Seven Hills Food Company had its grand opening just off Campbell Avenue by the Lynchburg Expressway and will process Virginia meats for Virginians exclusively.
The plant employs 15 people, but that number is expected to increase to nearly 45.
"We're an end-point for the grower," said Ryan Ford, owner of the company and The Organic Butcher, a meat shop in Charlottesville and McLean. "Our job is really to cement the customer to state-grade cattle."
Local agricultural agents said the meat facility, at about 40,000 square feet, likely is the biggest in the state and opens options for Virginia farmers.
"There is sort of a bottle neck to get (meat) processed," said Kevin Camm, agricultural agent for Lynchburg.
Other facilities in the area are small, said Scott Baker, agricultural agent for Bedford County.
With that bottleneck, demand for another meat processor was there.
"As the industry consolidates, it opens up opportunities for a differentiated product," Ford said. That product is home-grown Virginia beef.
"It's very similar to the thing with craft beer," he said, adding, "We have a chance to make Virginia beef the best in the country."
But market conditions were just one factor in a confluence of events that made Seven Hills Food possible.
The space formerly was used by the Dinner Bell Meat Company, which closed its doors about eight years ago.
"There's not something like this that's going to work with local farmers anywhere," said Marjette Upshur, director of the office of economic development in Lynchburg, which applied for the grant. "It had just been sitting here. I've been bringing people to look at it, but it's really a special-use kind of building."
Upshur said there will be a "Seven Hills" food label for certain products coming through the facility, which will distribute and help market beef, pork, lamb and goat meat, making custom packaging for Virginia farmers and wholesale orders for grocery stores, butcher shops and restaurants. The company currently has about six agreements with farms, like the Buffalo River Ranch in Amherst, and expects at least another half-dozen.
"And we could do more," Ford said.
The new processing plant used a $250,000 grant from the state's Agriculture and Forestry Industries Development Fund, which was signed into law by former Gov. Bob McDonnell in the 2012 assembly. That grant was matched dollar for dollar by the city, totaling half a million for Seven Hills.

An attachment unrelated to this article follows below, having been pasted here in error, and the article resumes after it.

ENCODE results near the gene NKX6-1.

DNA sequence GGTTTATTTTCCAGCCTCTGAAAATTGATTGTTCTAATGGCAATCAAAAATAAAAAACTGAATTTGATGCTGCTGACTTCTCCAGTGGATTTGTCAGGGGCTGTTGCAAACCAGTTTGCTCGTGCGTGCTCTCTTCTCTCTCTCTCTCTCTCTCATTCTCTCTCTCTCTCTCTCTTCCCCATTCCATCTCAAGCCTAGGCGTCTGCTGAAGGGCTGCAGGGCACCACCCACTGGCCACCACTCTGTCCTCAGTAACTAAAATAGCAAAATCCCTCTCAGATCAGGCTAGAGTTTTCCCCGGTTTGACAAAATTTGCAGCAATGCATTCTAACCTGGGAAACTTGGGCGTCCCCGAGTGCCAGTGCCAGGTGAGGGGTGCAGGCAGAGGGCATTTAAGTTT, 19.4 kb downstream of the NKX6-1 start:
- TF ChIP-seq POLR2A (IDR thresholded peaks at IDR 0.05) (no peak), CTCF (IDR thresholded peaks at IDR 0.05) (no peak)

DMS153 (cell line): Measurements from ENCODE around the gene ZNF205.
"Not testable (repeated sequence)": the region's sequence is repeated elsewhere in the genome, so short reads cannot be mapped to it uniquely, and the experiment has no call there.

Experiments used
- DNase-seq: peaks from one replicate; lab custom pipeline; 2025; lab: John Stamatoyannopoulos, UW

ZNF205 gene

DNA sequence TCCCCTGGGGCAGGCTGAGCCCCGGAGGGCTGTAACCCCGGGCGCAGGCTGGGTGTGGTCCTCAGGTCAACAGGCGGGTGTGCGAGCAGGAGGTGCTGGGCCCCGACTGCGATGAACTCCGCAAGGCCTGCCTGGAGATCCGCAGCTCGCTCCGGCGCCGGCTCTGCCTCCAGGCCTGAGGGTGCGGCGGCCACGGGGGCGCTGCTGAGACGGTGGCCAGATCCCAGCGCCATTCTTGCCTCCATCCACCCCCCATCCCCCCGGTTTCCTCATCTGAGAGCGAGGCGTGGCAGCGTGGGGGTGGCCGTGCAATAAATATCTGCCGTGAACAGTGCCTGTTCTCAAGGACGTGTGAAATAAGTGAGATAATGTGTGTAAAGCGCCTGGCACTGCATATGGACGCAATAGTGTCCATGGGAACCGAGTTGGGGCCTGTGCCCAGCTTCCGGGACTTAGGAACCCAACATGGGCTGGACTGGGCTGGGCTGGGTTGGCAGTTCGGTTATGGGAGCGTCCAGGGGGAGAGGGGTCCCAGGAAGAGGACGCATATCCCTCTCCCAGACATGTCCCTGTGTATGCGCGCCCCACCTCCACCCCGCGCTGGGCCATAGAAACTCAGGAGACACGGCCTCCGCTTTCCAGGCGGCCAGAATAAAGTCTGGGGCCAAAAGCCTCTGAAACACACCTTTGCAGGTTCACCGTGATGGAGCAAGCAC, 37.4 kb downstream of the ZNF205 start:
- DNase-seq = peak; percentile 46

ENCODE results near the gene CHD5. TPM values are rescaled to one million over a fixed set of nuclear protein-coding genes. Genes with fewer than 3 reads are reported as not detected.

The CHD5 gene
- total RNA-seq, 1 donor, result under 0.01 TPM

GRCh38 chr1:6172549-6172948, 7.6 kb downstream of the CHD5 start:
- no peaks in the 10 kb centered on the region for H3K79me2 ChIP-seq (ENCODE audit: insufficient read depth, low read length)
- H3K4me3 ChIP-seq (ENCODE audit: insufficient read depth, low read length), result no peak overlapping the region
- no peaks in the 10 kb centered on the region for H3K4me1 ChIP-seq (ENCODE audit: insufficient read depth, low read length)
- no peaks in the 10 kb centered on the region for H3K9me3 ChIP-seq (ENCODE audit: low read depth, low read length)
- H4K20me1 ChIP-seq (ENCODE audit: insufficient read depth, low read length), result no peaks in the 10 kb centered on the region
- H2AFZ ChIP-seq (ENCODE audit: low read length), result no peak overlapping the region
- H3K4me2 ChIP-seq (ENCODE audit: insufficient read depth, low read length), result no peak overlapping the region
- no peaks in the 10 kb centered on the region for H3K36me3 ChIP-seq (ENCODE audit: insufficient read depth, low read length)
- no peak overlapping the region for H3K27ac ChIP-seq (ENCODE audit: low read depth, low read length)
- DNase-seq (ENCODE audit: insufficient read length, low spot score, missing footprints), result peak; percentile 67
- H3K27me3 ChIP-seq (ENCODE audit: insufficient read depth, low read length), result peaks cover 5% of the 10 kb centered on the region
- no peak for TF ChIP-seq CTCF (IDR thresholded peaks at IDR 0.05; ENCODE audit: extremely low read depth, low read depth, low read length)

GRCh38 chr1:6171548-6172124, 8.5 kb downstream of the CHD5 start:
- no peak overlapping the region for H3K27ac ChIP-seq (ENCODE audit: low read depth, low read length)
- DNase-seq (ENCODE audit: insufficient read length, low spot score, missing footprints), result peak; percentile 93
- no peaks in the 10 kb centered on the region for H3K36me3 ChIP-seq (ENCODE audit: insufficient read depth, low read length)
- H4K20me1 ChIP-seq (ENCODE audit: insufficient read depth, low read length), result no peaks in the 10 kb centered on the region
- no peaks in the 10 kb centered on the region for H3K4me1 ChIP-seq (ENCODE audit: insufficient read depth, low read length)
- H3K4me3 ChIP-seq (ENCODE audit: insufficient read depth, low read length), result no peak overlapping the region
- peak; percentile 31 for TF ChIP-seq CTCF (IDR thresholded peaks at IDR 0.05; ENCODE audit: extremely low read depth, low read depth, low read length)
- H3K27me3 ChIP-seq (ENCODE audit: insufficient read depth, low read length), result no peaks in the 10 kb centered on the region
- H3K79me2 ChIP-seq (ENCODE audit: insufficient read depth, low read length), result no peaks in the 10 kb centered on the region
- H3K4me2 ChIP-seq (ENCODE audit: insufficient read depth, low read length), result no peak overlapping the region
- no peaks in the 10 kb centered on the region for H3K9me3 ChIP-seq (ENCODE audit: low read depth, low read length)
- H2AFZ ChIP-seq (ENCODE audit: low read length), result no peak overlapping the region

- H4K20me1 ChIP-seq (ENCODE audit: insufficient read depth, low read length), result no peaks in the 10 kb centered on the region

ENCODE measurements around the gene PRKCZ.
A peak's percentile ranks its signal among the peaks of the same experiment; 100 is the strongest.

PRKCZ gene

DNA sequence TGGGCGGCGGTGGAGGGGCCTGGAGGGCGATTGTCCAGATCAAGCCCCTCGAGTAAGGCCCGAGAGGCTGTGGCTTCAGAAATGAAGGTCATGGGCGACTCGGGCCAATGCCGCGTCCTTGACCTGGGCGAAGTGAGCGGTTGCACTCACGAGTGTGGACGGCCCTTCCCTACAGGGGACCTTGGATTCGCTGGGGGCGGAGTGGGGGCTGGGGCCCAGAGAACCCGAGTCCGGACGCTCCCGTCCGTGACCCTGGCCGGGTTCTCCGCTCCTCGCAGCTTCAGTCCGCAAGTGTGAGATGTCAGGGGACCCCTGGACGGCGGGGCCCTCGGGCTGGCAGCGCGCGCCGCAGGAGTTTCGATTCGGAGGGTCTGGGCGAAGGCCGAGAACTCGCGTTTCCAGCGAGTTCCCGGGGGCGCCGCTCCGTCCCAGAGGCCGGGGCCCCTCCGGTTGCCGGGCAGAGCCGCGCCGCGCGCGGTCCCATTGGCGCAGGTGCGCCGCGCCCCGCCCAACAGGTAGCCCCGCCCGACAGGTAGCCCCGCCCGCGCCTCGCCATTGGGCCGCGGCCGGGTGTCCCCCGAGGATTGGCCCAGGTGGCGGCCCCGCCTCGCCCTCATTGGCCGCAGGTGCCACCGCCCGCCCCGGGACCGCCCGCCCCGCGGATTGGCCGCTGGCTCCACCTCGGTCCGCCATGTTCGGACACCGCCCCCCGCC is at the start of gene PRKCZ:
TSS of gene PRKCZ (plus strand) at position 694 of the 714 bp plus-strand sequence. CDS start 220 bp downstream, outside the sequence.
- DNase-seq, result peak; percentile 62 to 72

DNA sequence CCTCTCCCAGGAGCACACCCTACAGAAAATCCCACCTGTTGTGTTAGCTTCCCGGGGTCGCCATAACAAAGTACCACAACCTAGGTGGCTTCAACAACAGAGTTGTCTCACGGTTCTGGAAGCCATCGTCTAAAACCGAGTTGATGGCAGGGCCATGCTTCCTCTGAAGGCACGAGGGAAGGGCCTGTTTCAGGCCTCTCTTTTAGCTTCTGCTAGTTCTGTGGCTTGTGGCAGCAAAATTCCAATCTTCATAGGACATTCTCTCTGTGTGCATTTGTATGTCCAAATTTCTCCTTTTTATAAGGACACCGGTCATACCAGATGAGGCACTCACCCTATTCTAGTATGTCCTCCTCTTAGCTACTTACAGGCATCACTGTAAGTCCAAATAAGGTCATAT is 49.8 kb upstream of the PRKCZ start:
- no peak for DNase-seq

AFID grants are applied through the locality and the business beneficiary for a facility that produces "valued-added agricultural or forestal products," according to the Virginia Department of Agriculture and Consumer Services.
McAuliffe was quick to say since being sworn into office about 21 months ago, he's completed 481 economic deals with $7.9 billion in total investments.
"We are very vulnerable because we are the No. 1 recipient of federal tax dollars," he said an interview afterwards. "We have to bring in new businesses."
During the announcement at Seven Hills, McAuliffe was interrupted by several protesters from the Farm Animal Rights Movement with yells of "It's wrong," and "It's violence." FARM's mission is to end the use of animals for food, according to its website. Protesters held signs calling the meat-processing facility a "death camp."
"Clearly, we're not going to shut down the slaughterhouse, but we want our voices to be heard," Bryan Monell, one of the protesters, said.
Lynchburg Mayor Mike Gillette said the new facility was important to a changing world and important for the city individually.
"One of the most important things we can do in a city like Lynchburg is to reuse the resources that we have," he said, adding locally grown resources are "an extraordinary part of a modern economy."
The property and infrastructure was purchased for $300,000 in January, according to the same records, and new equipment installations and renovations have since been done.